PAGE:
Upgrade a SLC 5/04 to ControlLogix

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Posted (edited)

Have you ever pressed to see whether this network ever actually worked to any degree? 

The mix of Honeywell products and their protocols makes me think that someone might have attempted and then abandoned the project, given the mix of protocols.  The absence of the program in the Basic module might disclose how the project actually got before being abandoned.

There are 8 Honeywell devices I located in the field and they come in pairs.
Node1: UDC3000 VERSAP PRO and UDC2000 MINI PRO
Node2: UDC3300 and UDC2000
Node18: DCP1021111110 and UDC500 CONTROLLER
Node19: DCP1021111111000 and UDC2000 MINI PRO

1. Pairing - High Limits
I suspect that one of the UDC's for each pair of controllers is a high limit controller for a temperature control loop.  The fact that the comm cable only runs to the first controller in the pair confirms that.

a. UDC 500
The UDC 500 is way past its expected life span.  It was obsolete when I started selling Honeywell in 1988.  I only one I ever saw was one that was replaced in about 2004.   If it still trips as a high limit, why not use it until it dies, but it could be lights out any day.  

b.  UDC 2000
The blue bezels were obsoleted in about 1993. Blue bezel 2000's had no communications option
The gray bezel DC200x models were obsoleted in 2000.  Gray bezel DC200x models had no comm option.  
    A DC200H is a high limit model
Replacement models were gray bezel UDC 2300 (DC230x) and the current model UDC 2500  (DC250x)

2.  Single loop Controllers

a. UDC 2300B
DC230H is a high limit version.  DC230x-xx-1x had an "RS-485 ASCII/Modbus option".  The ASCII is a proprietary ASCII protocol, not Modbus ASCII (106 page manual).  The Modbus option was Modbus RTU.   Very few sold with the comm option, even fewer implemented.  No one ever implemented the ASCII version to my knowledge.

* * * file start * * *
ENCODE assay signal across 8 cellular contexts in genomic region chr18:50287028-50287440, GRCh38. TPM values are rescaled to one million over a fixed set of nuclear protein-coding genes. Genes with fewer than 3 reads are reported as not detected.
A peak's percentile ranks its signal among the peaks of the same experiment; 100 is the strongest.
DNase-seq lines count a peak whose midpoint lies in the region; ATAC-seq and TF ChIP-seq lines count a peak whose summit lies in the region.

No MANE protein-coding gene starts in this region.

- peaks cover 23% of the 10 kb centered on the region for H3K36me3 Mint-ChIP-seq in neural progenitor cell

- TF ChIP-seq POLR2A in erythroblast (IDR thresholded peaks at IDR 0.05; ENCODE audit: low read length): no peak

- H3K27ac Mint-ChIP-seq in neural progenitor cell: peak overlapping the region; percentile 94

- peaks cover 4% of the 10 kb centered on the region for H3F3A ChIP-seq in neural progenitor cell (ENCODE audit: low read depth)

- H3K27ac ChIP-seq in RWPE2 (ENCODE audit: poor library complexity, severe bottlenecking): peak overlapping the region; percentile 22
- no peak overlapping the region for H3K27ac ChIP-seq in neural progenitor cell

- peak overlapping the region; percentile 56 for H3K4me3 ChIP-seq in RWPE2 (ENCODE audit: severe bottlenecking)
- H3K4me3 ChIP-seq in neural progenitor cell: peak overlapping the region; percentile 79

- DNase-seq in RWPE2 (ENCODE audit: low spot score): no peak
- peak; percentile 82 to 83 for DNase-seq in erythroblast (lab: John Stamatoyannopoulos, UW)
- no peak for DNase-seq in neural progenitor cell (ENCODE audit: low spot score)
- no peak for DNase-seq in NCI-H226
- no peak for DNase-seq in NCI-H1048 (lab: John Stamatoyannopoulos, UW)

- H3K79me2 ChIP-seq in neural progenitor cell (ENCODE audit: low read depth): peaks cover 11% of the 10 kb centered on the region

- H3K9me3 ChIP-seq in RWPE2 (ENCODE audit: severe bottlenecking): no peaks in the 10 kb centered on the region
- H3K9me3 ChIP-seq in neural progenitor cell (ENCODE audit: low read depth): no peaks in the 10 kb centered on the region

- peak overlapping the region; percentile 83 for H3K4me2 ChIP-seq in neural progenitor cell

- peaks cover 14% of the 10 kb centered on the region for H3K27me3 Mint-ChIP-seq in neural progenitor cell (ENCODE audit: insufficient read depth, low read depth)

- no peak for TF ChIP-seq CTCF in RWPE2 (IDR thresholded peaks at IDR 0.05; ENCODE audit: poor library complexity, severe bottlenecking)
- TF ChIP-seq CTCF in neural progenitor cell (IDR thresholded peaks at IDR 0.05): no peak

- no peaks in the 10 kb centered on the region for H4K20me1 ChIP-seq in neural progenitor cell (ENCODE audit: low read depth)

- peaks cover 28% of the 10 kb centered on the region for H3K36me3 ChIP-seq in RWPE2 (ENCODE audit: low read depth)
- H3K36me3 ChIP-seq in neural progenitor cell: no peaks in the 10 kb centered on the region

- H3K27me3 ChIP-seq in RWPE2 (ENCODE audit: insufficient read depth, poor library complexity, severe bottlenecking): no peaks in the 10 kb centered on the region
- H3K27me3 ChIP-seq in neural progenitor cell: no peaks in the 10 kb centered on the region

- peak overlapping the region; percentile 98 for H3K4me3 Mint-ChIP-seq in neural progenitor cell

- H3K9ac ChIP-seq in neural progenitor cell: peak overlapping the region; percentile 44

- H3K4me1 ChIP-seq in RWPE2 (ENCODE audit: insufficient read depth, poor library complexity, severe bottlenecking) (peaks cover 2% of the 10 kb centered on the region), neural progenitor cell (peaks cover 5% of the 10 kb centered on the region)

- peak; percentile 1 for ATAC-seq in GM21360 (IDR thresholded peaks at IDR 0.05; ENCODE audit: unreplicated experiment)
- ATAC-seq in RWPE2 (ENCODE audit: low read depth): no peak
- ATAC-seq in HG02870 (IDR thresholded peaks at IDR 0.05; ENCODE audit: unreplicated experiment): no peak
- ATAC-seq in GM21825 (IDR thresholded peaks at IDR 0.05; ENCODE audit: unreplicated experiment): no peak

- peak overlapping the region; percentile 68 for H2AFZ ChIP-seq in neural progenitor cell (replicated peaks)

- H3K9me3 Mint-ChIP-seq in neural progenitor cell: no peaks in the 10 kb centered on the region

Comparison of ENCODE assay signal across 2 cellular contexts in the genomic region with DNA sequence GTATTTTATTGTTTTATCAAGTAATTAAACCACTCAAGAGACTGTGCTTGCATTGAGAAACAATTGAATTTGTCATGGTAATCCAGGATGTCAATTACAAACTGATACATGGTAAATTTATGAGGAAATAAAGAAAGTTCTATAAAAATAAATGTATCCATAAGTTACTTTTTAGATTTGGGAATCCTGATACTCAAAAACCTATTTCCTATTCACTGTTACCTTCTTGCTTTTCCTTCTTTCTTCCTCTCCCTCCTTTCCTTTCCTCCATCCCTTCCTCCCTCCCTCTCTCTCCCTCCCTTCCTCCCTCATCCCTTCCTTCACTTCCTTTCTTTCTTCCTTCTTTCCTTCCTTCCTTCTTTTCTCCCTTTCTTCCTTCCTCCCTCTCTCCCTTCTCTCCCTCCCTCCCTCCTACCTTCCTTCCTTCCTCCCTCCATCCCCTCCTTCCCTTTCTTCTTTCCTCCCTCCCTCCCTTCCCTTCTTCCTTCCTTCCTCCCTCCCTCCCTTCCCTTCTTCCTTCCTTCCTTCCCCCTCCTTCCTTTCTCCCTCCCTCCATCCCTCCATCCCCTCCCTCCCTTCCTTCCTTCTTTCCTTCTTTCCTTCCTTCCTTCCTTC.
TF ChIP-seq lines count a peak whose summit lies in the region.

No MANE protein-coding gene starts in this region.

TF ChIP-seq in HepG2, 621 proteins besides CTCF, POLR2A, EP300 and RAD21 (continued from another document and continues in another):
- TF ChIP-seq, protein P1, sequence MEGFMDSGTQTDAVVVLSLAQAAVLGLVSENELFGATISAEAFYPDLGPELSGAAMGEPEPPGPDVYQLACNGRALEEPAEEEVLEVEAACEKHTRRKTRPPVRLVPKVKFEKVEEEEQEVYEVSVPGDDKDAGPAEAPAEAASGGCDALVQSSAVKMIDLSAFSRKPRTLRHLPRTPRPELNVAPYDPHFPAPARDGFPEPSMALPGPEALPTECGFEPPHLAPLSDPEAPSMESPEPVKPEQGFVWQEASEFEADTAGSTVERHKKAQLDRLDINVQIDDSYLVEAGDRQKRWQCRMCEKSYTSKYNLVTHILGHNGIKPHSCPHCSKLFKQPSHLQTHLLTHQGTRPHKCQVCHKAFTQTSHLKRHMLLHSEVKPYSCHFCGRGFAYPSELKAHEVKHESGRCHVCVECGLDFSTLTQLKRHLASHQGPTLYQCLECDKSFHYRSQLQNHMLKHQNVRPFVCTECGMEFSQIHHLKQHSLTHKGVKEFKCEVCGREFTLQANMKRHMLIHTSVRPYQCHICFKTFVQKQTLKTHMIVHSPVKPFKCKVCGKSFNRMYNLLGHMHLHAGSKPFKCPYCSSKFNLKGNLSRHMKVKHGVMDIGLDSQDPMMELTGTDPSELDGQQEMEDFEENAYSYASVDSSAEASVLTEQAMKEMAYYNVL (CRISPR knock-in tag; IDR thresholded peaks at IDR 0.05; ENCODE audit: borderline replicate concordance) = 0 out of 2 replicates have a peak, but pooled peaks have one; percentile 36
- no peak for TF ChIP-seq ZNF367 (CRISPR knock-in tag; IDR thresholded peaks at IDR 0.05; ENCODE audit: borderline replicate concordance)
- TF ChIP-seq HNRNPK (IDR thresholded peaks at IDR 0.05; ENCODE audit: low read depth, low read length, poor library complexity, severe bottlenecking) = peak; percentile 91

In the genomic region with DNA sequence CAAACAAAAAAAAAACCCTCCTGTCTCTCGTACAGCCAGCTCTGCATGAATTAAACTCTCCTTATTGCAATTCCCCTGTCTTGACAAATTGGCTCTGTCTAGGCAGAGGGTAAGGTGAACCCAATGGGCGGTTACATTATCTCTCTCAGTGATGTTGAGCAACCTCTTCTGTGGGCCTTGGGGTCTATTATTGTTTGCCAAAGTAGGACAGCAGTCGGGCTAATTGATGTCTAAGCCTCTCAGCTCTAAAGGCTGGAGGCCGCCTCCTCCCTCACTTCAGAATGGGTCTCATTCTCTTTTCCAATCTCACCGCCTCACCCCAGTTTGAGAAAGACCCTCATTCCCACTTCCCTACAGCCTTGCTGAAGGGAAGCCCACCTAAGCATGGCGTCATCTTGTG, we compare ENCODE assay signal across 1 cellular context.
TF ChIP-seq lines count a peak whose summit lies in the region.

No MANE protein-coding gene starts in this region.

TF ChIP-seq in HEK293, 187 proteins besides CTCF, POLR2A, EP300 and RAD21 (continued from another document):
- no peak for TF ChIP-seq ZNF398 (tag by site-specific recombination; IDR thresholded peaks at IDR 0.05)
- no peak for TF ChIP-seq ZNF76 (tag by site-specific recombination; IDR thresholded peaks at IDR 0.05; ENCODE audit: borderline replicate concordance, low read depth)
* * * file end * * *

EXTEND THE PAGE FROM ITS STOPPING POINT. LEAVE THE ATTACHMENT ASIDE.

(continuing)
I know that a UDC 2500 UL-approved High Limit controller (Modbus slave) will not accept a Modbus "write" Function Code (FC 06) for the operating setpoint variable.   One of the main operational uses in heat treat is to use a setpoint appropriate for the load for the high limit controller, but UL does not allow remote (comm) change of the operating setpoint.   I never tested to see whether a reset function (to reset the latched output) could be implemented via Modbus (I see that there's an output override value at (4)0035 that might reset the output)

b. UDC 3000
The UDC3000 VersaPro (first generation) had one of two comm options, a proprietary DMCS protocol or communications RS-422/485, for another proprietary protocol with a 135 page manual.  As a Honeywell distributor we were aware of a couple OEMs who used DCMS; but I never encountered anyone who actually implemented the none-DCMS proprietary protocol.  That early, first generation model did NOT run the Modbus protocol.

c.  CSP mode
For Modbus comm, the UDC used a "CSP" mode to accept remote setpoint writes to the UDC to save the EEPROM.  The CSP mode held the remotely written setpoints in RAM and those updated setpoints were not written to EEPROM, because the EEPROM has a life-time limitation of the number of writes it could accept before bits failed.   Anyone communicating setpoint ramp values should have used the CSP mode because the constantly changing setpoints could crash the EEPROM (which is the units firmware) in a matter of weeks.

d.  UDC's could have had a Setpoint programmer/profile option for a single SP program profile.  Could the comm have been tasked to just RUN, ABORT or STOP the profile?

3. DCP setpoint programmers
The DCP102 is either a Yamatake "setpoint programmer" (runs 1 of x internal preconfigured ramp/soak setpoint profiles and can run the associated PID control) sold by Honeywell as a private label or a Honeywell France import.  I can't remember, but I suspect the latter because the configuration uses letters and truncated words, as opposed to Yamatake's love of numerical codes ("function 17" instead of "Inp 1 Type")

A DCP 100 spec sheet dated 1996 says, "RS485 ASCII serial communications", (which is table 4, code #1 in the model number).  It is not likely to be Modbus ASCII.  The user manual does not cover communications and I never had manual for the ASCII communications.   A numeral 1 in the model number says that these DCP102 had the 485 ASCII comm card.

A different, undated, but later DCP100 model selection guides shows that Modbus (RTU/485) was available only on the DCP10T model, not the DCP102 model.

The Yamatake DCP's never ran Modbus RTU or Modbus ASCII protocol.  

4.  Summary

This is really, really old, obsolete stuff.  If it fails, Ebay is the only source of a replacement.

What tasks are communications supposed to support/implement?  Select and program and RUN?  Generate ramp/soaks?   

How much time can you put into writing drivers for proprietary ASCII protocols (plural)?  Do you even have the manuals?


Edited by DanW
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